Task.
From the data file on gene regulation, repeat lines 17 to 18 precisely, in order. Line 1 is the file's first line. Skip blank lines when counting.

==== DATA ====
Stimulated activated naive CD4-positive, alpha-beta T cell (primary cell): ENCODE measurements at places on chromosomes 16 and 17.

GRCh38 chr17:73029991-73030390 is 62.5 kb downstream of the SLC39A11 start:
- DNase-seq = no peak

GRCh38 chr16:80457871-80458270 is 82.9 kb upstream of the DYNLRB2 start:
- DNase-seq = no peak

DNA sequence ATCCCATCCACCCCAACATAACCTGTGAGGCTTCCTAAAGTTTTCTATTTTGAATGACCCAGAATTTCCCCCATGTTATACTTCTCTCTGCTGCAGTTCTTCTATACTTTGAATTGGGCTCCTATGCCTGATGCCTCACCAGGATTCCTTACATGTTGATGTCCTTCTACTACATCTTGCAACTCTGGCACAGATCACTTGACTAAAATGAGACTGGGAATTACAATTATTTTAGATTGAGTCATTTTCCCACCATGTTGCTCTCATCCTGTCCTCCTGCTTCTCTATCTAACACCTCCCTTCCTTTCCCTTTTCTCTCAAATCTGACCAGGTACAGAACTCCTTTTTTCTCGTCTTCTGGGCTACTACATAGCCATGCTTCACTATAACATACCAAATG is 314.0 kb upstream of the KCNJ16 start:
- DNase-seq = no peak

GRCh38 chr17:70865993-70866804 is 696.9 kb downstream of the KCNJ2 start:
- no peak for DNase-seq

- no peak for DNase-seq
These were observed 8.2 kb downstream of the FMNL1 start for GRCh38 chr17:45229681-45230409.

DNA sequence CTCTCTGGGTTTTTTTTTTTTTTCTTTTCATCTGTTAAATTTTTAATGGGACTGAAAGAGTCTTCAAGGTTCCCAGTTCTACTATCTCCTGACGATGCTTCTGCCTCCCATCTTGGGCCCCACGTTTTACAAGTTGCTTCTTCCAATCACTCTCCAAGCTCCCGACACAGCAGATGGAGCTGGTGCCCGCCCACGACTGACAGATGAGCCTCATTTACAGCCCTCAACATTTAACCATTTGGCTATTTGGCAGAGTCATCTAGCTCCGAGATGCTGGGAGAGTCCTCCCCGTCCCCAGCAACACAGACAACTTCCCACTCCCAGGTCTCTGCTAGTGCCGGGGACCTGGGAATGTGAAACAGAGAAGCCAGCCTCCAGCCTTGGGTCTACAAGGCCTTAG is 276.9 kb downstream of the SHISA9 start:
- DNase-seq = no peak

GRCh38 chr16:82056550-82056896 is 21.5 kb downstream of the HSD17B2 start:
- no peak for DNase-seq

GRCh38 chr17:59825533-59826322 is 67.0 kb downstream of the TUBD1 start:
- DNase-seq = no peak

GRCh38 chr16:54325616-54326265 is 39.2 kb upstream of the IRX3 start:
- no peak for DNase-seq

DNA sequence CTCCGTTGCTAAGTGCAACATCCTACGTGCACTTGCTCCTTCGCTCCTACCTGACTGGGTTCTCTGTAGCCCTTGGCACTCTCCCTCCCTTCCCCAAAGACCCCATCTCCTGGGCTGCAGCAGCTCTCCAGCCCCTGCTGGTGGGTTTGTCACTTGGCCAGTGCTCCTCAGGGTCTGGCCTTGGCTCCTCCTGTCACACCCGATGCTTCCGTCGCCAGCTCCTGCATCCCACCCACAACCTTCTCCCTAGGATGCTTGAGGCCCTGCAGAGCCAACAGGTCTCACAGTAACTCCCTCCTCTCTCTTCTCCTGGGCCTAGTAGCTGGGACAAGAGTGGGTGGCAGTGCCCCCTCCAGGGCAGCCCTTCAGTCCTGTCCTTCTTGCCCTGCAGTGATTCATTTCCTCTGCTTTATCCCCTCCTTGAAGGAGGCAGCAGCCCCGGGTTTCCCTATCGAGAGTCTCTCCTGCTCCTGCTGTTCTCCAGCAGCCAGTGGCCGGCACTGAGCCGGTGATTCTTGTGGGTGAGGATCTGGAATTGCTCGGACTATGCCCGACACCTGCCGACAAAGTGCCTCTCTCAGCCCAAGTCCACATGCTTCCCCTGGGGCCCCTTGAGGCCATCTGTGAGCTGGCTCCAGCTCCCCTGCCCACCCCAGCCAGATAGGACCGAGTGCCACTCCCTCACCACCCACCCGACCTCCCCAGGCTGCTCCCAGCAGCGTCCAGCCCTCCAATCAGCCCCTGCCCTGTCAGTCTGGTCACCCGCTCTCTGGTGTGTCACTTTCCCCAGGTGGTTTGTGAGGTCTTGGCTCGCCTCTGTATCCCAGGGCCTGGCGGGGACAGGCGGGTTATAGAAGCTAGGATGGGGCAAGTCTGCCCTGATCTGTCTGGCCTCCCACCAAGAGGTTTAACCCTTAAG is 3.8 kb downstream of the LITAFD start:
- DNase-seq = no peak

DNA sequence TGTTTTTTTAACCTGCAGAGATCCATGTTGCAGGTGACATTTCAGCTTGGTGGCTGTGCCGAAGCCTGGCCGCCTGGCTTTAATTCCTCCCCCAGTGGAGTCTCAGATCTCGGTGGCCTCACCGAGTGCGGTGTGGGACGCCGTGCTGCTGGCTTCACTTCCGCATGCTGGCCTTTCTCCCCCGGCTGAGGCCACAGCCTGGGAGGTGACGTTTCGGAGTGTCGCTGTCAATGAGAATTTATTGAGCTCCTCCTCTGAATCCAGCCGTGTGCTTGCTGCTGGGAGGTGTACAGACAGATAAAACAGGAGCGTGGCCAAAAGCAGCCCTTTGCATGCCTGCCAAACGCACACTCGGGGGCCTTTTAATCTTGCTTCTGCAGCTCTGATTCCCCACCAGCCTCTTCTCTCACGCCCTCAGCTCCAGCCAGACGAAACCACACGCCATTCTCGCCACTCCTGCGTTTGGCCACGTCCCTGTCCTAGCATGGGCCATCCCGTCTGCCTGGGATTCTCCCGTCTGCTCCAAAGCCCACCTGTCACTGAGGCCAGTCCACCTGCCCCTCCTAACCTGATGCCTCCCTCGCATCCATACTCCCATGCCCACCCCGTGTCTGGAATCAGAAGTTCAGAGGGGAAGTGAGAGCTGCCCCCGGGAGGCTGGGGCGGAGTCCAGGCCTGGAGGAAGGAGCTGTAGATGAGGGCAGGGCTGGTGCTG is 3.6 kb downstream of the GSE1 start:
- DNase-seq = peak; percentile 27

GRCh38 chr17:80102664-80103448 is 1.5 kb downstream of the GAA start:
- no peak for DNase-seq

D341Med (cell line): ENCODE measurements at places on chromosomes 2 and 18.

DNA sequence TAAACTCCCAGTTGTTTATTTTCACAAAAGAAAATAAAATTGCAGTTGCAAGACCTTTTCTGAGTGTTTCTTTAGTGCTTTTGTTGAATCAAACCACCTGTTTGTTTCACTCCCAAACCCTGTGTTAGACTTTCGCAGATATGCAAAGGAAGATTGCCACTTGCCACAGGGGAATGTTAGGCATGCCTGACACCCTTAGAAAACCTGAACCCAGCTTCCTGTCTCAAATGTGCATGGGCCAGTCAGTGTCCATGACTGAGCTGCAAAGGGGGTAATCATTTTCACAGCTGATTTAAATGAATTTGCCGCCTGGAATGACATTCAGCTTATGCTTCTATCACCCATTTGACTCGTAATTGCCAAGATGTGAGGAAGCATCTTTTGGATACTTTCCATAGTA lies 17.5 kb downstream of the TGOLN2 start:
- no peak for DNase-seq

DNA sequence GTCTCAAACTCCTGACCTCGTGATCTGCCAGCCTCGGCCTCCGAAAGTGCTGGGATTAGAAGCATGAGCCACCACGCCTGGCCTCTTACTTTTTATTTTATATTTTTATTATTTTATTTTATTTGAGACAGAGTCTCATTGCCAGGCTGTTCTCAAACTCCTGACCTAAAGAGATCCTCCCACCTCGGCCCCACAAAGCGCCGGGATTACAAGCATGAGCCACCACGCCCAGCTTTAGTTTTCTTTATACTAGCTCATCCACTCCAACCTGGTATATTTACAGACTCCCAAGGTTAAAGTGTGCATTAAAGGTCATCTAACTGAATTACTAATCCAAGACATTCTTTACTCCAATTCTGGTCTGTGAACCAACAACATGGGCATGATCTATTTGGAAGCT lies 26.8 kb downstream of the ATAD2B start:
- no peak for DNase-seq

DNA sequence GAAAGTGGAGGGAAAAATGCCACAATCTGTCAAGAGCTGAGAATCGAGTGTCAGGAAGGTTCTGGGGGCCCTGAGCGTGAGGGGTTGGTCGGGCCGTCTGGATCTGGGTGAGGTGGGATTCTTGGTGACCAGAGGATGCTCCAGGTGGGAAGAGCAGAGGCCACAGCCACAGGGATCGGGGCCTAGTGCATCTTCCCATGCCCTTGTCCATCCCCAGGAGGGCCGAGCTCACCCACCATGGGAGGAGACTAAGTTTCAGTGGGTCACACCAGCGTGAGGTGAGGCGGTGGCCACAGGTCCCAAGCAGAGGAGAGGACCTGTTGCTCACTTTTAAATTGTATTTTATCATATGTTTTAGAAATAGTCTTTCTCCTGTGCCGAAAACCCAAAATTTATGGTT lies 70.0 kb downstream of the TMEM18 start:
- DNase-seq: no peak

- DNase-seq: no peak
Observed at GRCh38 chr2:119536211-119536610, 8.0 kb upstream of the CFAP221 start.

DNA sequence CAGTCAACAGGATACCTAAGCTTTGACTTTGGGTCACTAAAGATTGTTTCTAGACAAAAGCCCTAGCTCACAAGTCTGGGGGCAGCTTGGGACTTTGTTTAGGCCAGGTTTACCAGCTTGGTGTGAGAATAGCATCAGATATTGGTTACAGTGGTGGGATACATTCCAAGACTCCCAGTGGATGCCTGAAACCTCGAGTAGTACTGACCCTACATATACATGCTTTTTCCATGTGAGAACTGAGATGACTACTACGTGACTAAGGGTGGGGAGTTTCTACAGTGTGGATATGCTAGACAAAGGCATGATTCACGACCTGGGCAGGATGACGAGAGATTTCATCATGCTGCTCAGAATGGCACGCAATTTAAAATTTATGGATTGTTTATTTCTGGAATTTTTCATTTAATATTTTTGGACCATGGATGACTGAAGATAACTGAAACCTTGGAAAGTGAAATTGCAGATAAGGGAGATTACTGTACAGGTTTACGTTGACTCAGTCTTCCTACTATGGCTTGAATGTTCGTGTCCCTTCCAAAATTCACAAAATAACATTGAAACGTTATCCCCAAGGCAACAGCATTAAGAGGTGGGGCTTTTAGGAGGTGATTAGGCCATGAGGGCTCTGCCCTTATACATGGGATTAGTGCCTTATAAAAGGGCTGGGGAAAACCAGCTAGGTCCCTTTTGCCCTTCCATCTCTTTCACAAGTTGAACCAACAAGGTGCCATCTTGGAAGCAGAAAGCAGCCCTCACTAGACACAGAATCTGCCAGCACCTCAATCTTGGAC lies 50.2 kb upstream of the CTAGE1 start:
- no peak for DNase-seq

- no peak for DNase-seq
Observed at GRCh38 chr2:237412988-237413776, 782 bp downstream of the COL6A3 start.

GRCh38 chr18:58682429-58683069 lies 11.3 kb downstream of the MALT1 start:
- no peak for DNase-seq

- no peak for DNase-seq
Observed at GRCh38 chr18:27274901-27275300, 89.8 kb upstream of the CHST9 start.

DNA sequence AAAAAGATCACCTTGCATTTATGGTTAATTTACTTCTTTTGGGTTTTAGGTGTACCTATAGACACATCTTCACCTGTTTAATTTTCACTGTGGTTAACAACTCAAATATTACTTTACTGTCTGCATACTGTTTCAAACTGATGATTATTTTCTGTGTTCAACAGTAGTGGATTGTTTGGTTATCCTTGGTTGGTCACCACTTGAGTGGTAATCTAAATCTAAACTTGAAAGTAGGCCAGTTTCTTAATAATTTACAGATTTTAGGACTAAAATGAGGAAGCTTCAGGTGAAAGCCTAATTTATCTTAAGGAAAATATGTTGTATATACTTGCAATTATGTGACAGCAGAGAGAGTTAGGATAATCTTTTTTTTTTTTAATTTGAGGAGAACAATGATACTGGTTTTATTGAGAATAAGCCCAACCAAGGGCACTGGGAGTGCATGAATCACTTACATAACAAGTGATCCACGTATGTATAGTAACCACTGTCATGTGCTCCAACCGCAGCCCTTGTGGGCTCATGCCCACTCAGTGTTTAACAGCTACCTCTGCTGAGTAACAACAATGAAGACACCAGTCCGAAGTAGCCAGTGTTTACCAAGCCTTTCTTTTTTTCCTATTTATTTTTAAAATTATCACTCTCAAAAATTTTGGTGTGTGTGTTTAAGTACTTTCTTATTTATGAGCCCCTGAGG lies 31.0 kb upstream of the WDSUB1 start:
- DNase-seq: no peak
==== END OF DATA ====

- DNase-seq = no peak

GRCh38 chr16:54325616-54326265 is 39.2 kb upstream of the IRX3 start: